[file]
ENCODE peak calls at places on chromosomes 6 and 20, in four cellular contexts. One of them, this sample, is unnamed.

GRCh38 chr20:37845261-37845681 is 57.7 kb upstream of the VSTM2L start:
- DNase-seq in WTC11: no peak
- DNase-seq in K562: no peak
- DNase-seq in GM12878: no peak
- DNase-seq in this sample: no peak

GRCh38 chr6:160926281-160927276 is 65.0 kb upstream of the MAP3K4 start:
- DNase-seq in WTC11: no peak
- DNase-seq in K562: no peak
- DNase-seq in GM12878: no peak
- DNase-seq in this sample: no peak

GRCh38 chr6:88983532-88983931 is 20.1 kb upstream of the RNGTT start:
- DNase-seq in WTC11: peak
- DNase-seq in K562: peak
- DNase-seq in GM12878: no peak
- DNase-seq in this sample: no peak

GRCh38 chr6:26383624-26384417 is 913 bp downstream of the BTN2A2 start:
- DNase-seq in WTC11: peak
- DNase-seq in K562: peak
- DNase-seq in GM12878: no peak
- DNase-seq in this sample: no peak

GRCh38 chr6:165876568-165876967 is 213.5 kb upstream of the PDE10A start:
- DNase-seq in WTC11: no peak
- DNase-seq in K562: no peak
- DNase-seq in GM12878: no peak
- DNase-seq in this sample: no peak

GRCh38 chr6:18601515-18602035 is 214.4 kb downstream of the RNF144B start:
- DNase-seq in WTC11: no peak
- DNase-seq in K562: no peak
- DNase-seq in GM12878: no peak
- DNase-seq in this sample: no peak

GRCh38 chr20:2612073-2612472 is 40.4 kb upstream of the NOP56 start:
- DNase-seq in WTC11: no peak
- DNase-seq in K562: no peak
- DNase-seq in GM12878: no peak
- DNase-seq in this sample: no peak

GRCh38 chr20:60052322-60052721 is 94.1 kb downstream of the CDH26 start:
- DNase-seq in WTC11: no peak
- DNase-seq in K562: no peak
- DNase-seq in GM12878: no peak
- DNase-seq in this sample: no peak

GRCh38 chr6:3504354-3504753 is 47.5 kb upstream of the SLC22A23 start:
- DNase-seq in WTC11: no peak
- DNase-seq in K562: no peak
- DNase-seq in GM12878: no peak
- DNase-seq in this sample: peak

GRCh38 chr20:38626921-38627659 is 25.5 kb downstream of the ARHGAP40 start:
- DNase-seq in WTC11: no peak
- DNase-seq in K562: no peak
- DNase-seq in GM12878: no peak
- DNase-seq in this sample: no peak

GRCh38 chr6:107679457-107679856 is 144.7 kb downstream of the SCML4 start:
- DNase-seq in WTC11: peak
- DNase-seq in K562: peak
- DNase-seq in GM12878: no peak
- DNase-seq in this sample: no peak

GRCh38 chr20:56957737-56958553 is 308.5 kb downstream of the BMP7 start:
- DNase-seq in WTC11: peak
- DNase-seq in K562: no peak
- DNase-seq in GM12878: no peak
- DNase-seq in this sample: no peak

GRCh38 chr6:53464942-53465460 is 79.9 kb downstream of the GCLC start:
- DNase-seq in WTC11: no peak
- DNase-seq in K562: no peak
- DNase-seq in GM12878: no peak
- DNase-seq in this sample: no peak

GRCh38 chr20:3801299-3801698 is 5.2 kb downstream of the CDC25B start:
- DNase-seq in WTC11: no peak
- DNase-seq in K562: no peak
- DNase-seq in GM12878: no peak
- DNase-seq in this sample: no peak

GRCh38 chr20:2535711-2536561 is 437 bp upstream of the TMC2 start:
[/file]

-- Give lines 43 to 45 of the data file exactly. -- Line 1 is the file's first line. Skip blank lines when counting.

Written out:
- DNase-seq in WTC11: no peak
- DNase-seq in K562: no peak
- DNase-seq in GM12878: no peak